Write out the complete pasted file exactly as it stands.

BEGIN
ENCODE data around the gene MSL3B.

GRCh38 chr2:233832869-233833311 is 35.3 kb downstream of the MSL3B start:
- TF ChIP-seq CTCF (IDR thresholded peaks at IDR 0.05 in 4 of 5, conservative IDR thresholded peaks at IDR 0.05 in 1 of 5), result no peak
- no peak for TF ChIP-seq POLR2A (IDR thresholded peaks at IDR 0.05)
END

ENCODE data around the gene MSL3B.

GRCh38 chr2:233832869-233833311 is 35.3 kb downstream of the MSL3B start:
- TF ChIP-seq CTCF (IDR thresholded peaks at IDR 0.05 in 4 of 5, conservative IDR thresholded peaks at IDR 0.05 in 1 of 5), result no peak
- no peak for TF ChIP-seq POLR2A (IDR thresholded peaks at IDR 0.05)